You could become a Property Manager for a management company. Now, that is a tough job but you will learn remarkable things about how real estate works from the inside.
Property Management is perhaps the LEAST-RESPECTED job in all of real estate, but it’s perhaps the most important … at the same time and the manager is probably the investor’s #1 team member.
Other day jobs that can help a real estate investor are:
Being an Asset Manager, Financial Analyst, Real Estate Agent (of course), or a Mortgage Loan Officer.
With any of those related jobs, you’re going to learn about things like sales, marketing, pricing, maintenance & repair, capital improvements, and bookkeeping.
There are other benefits to making your day job … real estate-related.
So, that’s just one course to consider for a beginning real estate investor. If you’ve got to work a day job before you build your empire anyway, it might as well align with what you’re truly MORE interested in long-term … yes, perhaps … even if you need to take a short-term pay hit.
It’s just another angle for you to consider, Jackie.
If you want one all-encompassing podcast episode that tells a beginner like you as much as you need to know as possible … all in less than one hour - check out GRE Episode 249, published just a few months ago.
That episode is titled, “The Beginner’s Real Estate Investing Audio Guide” and it’s our most popular episode that I’ve done ALL year. Again, it’s Episode 249.
Thanks for the question, Jackie.
The next question comes from Tate in Providence, Rhode Island.
Tate says, “Keith, I notice that today, more providers offer new construction investment property, but it usually doesn’t cash flow like existing properties do.
Is it worth buying new construction for the lower maintenance costs involved?” Thanks, Tate.
Alright Tate, let’s compare the pros & cons of buying Brand New Construction Rental Property vs. Existing Construction.
And, this is a top-of-mind subject for me because I just wrote about this in Get Rich Education’s e-mail newsletter two weeks ago.
What’s better: existing or new construction rental property?
Like with most real estate answers: “It depends.”
But because a “2-word answer” like “It depents” is really dissatisfying, let’s expand on this.
There are at least 8 different criteria for each type.
Before we look at your trade-offs with each type, understand that new construction turnkey property was almost non-existent until recently.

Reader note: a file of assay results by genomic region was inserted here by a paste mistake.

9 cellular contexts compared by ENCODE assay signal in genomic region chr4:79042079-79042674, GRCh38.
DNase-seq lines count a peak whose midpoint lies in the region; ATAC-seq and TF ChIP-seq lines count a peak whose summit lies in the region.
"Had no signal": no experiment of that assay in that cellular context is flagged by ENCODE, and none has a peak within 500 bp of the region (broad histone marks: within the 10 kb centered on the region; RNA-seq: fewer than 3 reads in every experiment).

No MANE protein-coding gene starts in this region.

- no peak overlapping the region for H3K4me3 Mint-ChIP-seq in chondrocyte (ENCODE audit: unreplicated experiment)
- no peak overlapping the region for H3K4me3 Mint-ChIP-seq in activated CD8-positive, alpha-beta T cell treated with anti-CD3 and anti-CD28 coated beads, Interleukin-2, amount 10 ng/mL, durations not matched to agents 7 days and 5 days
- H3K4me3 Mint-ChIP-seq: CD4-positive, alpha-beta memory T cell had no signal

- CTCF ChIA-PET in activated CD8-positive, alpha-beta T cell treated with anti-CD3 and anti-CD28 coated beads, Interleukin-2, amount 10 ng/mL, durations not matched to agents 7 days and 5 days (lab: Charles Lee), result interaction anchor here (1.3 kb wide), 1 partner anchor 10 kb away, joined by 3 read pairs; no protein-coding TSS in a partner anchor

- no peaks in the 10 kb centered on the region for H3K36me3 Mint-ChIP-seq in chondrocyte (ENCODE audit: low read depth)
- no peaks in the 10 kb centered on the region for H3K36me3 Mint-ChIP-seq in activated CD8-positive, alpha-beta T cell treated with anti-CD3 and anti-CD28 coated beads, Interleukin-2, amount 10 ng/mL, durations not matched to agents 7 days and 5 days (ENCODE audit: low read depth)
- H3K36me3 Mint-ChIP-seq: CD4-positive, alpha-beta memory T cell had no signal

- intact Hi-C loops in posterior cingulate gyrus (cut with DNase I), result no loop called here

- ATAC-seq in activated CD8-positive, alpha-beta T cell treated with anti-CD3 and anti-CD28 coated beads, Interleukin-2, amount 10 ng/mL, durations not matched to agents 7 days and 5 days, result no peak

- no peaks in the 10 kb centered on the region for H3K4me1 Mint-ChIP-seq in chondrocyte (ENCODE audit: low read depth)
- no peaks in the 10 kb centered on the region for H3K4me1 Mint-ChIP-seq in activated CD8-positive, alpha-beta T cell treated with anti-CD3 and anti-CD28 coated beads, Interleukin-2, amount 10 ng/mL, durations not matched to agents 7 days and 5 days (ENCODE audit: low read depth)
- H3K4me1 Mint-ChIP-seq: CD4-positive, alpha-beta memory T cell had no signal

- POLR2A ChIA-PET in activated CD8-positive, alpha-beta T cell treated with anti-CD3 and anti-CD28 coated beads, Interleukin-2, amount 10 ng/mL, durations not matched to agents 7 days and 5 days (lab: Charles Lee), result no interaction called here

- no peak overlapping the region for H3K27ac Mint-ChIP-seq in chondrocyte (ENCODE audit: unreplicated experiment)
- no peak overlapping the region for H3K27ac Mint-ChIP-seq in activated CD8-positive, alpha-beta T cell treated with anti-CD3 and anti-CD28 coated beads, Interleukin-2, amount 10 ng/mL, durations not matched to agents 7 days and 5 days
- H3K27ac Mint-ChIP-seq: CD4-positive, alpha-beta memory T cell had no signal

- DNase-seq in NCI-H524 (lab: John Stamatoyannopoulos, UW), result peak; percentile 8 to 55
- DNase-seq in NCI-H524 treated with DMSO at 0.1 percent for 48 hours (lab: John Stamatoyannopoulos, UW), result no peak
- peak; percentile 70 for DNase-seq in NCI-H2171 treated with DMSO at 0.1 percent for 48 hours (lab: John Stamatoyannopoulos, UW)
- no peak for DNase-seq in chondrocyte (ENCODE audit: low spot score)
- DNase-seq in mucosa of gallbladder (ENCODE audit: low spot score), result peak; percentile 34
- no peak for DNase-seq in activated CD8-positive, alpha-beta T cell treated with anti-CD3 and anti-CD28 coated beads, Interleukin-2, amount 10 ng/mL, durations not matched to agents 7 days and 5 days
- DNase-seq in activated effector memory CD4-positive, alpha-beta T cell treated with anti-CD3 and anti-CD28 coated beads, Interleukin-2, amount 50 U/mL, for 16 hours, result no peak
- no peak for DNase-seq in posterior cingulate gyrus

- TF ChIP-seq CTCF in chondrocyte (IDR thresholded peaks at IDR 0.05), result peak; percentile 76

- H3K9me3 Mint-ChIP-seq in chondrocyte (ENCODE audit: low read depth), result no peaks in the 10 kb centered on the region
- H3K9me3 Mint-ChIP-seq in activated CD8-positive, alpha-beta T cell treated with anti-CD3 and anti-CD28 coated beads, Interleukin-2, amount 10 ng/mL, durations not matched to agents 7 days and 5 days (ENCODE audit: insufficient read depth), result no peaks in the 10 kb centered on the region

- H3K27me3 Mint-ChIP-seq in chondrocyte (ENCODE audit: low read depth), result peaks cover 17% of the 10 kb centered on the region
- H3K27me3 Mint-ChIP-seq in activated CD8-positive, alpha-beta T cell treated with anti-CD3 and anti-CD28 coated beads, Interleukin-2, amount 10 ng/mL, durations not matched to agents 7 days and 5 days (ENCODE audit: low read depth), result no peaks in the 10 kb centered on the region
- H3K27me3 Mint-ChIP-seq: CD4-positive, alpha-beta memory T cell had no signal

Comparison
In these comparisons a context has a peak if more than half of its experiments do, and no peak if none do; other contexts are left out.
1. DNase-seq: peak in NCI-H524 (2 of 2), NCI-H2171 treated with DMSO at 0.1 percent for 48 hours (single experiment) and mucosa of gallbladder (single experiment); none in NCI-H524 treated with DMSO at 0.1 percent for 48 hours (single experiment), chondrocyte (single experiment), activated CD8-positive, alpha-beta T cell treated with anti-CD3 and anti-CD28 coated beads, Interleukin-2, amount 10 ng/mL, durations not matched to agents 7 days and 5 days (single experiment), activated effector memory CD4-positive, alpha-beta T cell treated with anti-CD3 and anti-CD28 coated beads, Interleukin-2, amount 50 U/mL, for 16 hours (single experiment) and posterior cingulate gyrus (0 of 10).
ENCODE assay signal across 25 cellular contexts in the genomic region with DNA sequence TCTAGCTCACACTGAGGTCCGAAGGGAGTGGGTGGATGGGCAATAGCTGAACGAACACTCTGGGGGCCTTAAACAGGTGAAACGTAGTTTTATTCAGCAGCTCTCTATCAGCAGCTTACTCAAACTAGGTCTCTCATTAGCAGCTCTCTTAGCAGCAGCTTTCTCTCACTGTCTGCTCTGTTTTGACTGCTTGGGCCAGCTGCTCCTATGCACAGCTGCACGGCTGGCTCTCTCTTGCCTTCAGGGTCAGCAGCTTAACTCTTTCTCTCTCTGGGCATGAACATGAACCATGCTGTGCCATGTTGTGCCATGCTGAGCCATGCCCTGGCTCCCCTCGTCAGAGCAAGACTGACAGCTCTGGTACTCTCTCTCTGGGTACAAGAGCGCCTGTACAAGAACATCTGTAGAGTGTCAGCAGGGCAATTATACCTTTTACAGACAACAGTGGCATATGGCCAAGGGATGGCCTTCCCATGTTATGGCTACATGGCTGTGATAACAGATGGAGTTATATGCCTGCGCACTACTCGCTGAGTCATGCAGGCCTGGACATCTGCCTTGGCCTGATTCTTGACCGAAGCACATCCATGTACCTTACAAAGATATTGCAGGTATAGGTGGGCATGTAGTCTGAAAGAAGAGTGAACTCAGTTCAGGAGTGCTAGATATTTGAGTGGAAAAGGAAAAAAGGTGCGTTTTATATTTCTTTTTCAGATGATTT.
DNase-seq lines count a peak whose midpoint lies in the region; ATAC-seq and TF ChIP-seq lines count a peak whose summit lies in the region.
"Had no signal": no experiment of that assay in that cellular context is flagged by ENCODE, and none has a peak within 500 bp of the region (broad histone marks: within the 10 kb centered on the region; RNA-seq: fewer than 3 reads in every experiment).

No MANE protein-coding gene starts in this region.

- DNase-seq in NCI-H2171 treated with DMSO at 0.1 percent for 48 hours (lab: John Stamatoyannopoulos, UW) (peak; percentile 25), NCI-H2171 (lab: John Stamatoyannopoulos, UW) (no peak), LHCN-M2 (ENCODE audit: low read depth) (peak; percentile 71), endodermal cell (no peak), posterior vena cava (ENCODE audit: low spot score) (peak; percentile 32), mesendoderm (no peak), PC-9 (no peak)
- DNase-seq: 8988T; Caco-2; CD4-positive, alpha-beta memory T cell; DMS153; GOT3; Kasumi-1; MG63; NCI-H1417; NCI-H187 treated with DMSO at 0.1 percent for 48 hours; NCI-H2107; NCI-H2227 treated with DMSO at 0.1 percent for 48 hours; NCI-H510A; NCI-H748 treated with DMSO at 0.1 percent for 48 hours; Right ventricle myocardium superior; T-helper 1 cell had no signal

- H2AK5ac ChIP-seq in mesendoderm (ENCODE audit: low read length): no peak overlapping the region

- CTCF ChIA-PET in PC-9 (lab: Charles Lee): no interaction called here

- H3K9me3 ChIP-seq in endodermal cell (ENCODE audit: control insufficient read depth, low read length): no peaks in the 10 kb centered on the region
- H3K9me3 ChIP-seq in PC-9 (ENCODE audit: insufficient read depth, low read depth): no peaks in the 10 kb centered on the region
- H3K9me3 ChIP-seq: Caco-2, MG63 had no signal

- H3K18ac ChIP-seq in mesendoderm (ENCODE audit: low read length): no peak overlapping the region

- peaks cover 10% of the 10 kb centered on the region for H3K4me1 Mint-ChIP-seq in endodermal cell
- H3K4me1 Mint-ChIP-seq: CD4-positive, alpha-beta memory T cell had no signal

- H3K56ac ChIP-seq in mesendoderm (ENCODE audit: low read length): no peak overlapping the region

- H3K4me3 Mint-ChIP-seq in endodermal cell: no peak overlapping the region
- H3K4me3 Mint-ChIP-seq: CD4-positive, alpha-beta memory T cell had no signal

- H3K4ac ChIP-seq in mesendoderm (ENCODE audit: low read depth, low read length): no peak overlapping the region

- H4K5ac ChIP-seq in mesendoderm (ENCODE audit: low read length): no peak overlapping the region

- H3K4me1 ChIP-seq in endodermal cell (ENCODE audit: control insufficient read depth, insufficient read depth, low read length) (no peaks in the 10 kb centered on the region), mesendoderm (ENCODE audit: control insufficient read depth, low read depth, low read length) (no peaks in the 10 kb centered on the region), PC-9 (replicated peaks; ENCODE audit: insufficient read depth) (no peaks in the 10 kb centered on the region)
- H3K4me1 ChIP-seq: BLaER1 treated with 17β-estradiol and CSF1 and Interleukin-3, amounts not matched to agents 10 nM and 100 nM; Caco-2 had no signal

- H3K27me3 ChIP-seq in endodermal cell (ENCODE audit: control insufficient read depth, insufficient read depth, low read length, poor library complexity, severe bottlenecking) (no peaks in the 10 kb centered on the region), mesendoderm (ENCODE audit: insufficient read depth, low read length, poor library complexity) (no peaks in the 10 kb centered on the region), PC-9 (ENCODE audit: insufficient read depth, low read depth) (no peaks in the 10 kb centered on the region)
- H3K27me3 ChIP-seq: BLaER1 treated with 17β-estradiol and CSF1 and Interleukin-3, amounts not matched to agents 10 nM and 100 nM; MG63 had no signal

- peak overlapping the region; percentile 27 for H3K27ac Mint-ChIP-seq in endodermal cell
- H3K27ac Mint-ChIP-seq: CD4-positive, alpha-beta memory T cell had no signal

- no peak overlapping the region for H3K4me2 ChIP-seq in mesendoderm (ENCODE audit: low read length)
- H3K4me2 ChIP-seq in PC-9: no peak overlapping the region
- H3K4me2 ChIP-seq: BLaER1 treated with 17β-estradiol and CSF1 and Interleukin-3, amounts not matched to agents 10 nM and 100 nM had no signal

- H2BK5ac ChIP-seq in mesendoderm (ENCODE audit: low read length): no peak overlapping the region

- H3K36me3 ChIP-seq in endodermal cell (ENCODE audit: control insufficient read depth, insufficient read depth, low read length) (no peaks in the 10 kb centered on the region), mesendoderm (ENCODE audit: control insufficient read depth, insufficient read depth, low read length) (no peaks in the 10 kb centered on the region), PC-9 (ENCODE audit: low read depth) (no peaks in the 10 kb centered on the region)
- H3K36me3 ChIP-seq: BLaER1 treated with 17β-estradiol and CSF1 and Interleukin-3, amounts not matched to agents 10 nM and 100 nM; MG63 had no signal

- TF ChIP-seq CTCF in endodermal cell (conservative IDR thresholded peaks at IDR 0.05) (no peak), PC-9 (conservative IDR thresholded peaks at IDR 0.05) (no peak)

That’s because during the housing crisis of 2007 – 2010, home prices fell far below replacement cost.
Therefore, builders couldn’t make new developments feasible until existing property prices rose in this decade that we’ve had since the Great Recession.
There was also an oversupply of housing back then. Absorption of existing housing took time before new construction made sense again.
And supply has definitely been absorbed.
In SO MANY markets today, the housing that makes the best rentals is undersupplied.
That’s why new construction makes sense again - and why you’ve gradually seen more new construction income property be offered by providers these past few years.
Let’s look at the advantages of both existing and new construction … and these are certainly broad generalizations ...
First, with EXISTING Construction property - we’re talking seasoned properties here:
Now, why would you care if your neighbors next to your income property hold higher equity positions?
If there’s a recession, this means that residents are less likely to walk away from their home. This hedges against foreclosures and a valuation downdrain - and this domino effect like we saw in the housing crisis 10 years ago.
Now that we’ve looked at what tilts in the favor of existing property - and it is a lot … let’s look at the advantages of Brand New Construction property.
So, there they are - the advantages of existing property vs. new construction rental property.
Of course, this is general guidance.
Based on regional and other factors, you can surely find some “exceptions” to these criteria.
But these trade-offs can help you decide what’s more important to you as a real estate investor.
Excellent question from you there, Tate.
The next question comes from Alex in Lyndhurst, New Jersey.
Alex asks, “What’s the best resource for determining if a property that I want is in an up-and-coming neighborhood?”